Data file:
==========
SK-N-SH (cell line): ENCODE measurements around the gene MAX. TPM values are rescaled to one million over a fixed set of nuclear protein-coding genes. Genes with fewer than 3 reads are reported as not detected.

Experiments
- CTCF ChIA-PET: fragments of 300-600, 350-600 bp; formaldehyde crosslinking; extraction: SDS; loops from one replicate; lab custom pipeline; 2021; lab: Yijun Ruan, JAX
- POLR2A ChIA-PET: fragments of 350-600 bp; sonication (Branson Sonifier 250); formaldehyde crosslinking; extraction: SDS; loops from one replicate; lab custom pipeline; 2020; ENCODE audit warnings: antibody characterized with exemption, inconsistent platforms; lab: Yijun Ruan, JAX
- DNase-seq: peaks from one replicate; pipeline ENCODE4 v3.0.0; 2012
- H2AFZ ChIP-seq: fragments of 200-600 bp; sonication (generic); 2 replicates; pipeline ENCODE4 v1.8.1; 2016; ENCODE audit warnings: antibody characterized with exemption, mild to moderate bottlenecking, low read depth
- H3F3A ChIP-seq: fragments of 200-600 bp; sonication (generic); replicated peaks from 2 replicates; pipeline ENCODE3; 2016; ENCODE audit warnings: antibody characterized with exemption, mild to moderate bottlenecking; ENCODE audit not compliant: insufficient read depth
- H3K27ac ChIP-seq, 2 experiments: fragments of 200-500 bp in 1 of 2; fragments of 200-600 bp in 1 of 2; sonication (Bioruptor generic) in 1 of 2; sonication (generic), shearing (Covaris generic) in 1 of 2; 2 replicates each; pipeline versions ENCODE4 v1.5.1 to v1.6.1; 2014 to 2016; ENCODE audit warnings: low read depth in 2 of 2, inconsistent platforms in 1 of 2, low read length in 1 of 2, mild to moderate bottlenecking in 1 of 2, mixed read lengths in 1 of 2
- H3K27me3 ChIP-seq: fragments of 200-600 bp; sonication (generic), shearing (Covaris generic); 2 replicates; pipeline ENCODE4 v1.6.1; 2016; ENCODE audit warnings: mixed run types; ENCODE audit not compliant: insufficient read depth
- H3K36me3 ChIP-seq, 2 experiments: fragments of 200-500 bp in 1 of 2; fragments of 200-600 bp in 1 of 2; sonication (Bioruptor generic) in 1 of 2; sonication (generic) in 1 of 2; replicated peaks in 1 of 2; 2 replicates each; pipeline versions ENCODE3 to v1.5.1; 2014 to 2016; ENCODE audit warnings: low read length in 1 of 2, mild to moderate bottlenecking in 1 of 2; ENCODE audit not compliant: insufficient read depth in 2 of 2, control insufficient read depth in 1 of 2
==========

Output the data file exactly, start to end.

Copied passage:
SK-N-SH (cell line): ENCODE measurements around the gene MAX. TPM values are rescaled to one million over a fixed set of nuclear protein-coding genes. Genes with fewer than 3 reads are reported as not detected.

Experiments
- CTCF ChIA-PET: fragments of 300-600, 350-600 bp; formaldehyde crosslinking; extraction: SDS; loops from one replicate; lab custom pipeline; 2021; lab: Yijun Ruan, JAX
- POLR2A ChIA-PET: fragments of 350-600 bp; sonication (Branson Sonifier 250); formaldehyde crosslinking; extraction: SDS; loops from one replicate; lab custom pipeline; 2020; ENCODE audit warnings: antibody characterized with exemption, inconsistent platforms; lab: Yijun Ruan, JAX
- DNase-seq: peaks from one replicate; pipeline ENCODE4 v3.0.0; 2012
- H2AFZ ChIP-seq: fragments of 200-600 bp; sonication (generic); 2 replicates; pipeline ENCODE4 v1.8.1; 2016; ENCODE audit warnings: antibody characterized with exemption, mild to moderate bottlenecking, low read depth
- H3F3A ChIP-seq: fragments of 200-600 bp; sonication (generic); replicated peaks from 2 replicates; pipeline ENCODE3; 2016; ENCODE audit warnings: antibody characterized with exemption, mild to moderate bottlenecking; ENCODE audit not compliant: insufficient read depth
- H3K27ac ChIP-seq, 2 experiments: fragments of 200-500 bp in 1 of 2; fragments of 200-600 bp in 1 of 2; sonication (Bioruptor generic) in 1 of 2; sonication (generic), shearing (Covaris generic) in 1 of 2; 2 replicates each; pipeline versions ENCODE4 v1.5.1 to v1.6.1; 2014 to 2016; ENCODE audit warnings: low read depth in 2 of 2, inconsistent platforms in 1 of 2, low read length in 1 of 2, mild to moderate bottlenecking in 1 of 2, mixed read lengths in 1 of 2
- H3K27me3 ChIP-seq: fragments of 200-600 bp; sonication (generic), shearing (Covaris generic); 2 replicates; pipeline ENCODE4 v1.6.1; 2016; ENCODE audit warnings: mixed run types; ENCODE audit not compliant: insufficient read depth
- H3K36me3 ChIP-seq, 2 experiments: fragments of 200-500 bp in 1 of 2; fragments of 200-600 bp in 1 of 2; sonication (Bioruptor generic) in 1 of 2; sonication (generic) in 1 of 2; replicated peaks in 1 of 2; 2 replicates each; pipeline versions ENCODE3 to v1.5.1; 2014 to 2016; ENCODE audit warnings: low read length in 1 of 2, mild to moderate bottlenecking in 1 of 2; ENCODE audit not compliant: insufficient read depth in 2 of 2, control insufficient read depth in 1 of 2